The Antibiotic Apocalypse: antibiotic resistance in pets

Have you heard of the antibiotic apocalypse?  A time in the future where antibiotic resistance is the norm and we will again start dying from minor, every day infections?  This is not science fiction, the risk is here and now.  We all have a role to play.  That includes our pets!


Responsible antibiotic use is something that every one of us has to take responsibility for.  We must all come to realize that misuse will result in the rapid development and spread of multi-resistant superbugs.  Superbugs (such as MRSA) are bacteria that are immune to the effects of some, or all, antibiotics.  The deaths these cause globally is on the rise with an estimated 700,000 people dying every year.  If this continues unchecked then by 2050 it is thought that 10 million people a year will die as a result, more than those dying of cancer.

But how does this affect our dogs and cats?  Well, they are just a susceptible to these infections and the bacteria they carry on their skin, up their nose, or in their gut can be the same that we carry in many cases.

As the problem of bacterial resistance has grown, there has been a major effort by vets as well as doctors to reduce the overuse or misuse of antibiotics.  There are many conditions and situations where antibiotics used to be given that can actually be treated just as well by other means.

When should my pet NOT get antibiotics?

Examples where antibiotics are generally not needed include:

  • Simple diarrhea or vomiting.

A simple tummy upset is seldom the result of a bacterial infection that requires antibiotic treatment.  The majority of pets will get better in a couple of days with nothing more than a bland diet and possible a binding agent or probiotic (although at the moment probiotics have been shown not make a huge difference).  If the diarrhea is very bloody, if a patient is running a fever or otherwise unwell then antibiotics may be used.  In cases where diarrhea is an ongoing issue then and a sample may be sent to the laboratory to see if antibiotics are needed.

  • Superficial skin infections.

If only the surface of the skin is infected then antiseptic creams or shampoos such as chlorhexidine are just as effective as antibiotics.  Deep skin infections do typically require antibiotics, often for 3 weeks or more, and any infection that fails to clear should again be cultured at the lab.

  • Mild kennel cough and other viral diseases.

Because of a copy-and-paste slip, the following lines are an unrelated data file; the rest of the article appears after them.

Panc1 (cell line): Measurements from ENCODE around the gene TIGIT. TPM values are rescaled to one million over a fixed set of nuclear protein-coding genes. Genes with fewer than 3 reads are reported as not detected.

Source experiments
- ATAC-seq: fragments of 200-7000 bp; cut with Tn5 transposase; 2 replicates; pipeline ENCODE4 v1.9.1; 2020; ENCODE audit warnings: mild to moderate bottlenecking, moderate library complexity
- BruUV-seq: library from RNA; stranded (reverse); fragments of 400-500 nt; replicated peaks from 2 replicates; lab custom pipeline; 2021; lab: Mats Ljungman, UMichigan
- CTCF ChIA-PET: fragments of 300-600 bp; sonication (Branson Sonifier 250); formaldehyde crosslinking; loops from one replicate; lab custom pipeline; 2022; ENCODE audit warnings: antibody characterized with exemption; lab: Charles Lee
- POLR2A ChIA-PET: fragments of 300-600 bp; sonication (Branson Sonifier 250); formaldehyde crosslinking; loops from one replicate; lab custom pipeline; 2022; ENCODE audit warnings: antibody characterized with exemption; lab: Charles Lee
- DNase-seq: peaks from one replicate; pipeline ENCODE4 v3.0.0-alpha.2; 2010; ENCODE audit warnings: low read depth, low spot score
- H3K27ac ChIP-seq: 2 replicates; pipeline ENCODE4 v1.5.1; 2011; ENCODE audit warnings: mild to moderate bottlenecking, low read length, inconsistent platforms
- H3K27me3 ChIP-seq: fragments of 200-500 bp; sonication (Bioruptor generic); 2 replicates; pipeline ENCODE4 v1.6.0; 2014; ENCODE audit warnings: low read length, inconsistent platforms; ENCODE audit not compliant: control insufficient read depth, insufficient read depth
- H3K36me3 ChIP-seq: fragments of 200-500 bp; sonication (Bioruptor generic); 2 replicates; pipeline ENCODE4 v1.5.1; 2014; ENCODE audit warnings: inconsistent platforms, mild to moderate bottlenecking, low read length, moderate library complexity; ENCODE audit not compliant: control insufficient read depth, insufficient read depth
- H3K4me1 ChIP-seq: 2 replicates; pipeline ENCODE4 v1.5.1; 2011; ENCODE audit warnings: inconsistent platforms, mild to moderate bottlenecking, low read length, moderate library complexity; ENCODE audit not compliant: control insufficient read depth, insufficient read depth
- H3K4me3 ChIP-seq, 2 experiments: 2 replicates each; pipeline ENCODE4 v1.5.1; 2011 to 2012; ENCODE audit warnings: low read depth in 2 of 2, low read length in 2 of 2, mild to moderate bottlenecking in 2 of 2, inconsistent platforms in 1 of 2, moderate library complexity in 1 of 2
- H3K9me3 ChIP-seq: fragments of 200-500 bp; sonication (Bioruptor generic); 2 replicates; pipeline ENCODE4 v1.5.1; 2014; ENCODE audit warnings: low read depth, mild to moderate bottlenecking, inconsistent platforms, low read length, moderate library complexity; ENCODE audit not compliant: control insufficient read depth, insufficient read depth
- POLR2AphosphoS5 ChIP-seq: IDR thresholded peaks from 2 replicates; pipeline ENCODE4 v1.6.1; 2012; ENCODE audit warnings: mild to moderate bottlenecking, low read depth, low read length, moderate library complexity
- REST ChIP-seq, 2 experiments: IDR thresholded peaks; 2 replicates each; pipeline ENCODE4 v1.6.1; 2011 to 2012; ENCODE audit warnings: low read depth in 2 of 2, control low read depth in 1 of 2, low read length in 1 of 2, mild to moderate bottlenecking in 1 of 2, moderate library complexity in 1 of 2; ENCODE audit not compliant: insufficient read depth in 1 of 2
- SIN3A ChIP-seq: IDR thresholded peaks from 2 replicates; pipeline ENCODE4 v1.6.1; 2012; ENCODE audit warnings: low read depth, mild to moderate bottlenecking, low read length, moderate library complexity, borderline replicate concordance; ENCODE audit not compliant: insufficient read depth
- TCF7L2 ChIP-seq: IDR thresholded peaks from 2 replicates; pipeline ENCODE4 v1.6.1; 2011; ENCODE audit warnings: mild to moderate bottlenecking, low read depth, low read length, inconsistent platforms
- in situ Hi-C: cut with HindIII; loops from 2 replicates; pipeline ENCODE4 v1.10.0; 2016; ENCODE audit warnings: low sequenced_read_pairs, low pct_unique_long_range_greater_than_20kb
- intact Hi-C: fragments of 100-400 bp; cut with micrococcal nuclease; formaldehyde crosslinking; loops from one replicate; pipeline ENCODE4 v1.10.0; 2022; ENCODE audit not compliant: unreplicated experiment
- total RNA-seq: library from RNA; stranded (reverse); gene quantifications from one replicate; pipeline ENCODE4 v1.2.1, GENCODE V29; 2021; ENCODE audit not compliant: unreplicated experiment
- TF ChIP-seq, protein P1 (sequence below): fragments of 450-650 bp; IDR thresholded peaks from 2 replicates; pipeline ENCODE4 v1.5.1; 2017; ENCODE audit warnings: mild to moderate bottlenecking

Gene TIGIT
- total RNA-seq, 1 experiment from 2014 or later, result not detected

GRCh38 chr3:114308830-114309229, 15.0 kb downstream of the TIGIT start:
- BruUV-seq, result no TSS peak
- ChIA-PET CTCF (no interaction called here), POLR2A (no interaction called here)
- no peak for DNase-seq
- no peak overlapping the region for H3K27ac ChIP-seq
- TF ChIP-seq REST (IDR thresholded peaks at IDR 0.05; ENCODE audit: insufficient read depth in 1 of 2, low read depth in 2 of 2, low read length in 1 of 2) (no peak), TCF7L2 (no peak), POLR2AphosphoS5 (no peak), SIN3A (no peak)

Antibiotics do nothing to treat viral infections.  If we have a cold or the flu then antibiotics are useless, except in the rare cases where we also develop a bacterial infection.  Our cats and dogs are just the same.  TLC and possibly anti-inflammatories are what's needed, not antibiotics.

  • Small wounds.

Much like superficial skin infections, the majority of minor wounds can be treated with topical antiseptics.  Keeping the wound clean and allowing the bodies own immune system to do the rest will work in most cases.

  • After simple surgery such as neutering, most dental procedures and basic lump removal.

There is no need for antibiotics to be given during or after most short, routine surgery.  Surgery should instead be carried out in as sterile a manor as possible (apart from in the mouth of course!) and your pets body will do the rest at preventing any infection.  Antibiotics should only be used if infection is already present, if the surgery is going to take a long time, if implants are used (such as to repair a broken leg), or in other rare patient specific conditions.  The old fashioned long acting antibiotic injection after every surgery is a waste of time, money and is irresponsible.


image courtesy of the World Health Organisation


What if my pet DOES need antibiotics?

When antibiotics are needed, in many cases your vet will decide on the most appropriate antibiotic for that specific infection.  Infections in different parts of the body respond differently to different antibiotics.  In other cases, your vet may want to send a sample to the laboratory to check that the best antibiotic is used.  This is often the case when the course of treatment needed will be long, when the infection is life-threatening or where previous use of antibiotics had failed and resistance is a concern.  This test is known as a culture and sensitivity.  The lab see what bacteria grow and what antibiotics they are most sensitive to.

What can I do?

So what can you as an owner do to help fight the development of superbugs?  It's quite simple really, although it may require your pets cooperation!

  • Give the right dose, at the right time, for the complete treatment course.

  • Don't stop treatment early even if you think the infection is cured.

  • If you think you will struggle giving the medication, let your vet know. There may be another option such as a paste, powder or liquid rather than tablets.

It is only by all working together that we will have antibiotics available to us in the future.  A world without antibiotics is a scary thing to imagine.  It may seem like a single treatment of antibiotics in your dog or cat is insignificant but unless we all take responsibility it is a very real threat.

I hope this article helps you understand why your vet may not dispense antibiotics as you might expect.  After all we want to ensure our pets (and ourselves) are healthy long into the future as well as now!

If you have any questions or comments then I would love to read them in the comments section below.  Also consider signing up to our newsletter to make sure you don't miss out on future content and allow me to continue to help you and your pet live healthier, happier lives.

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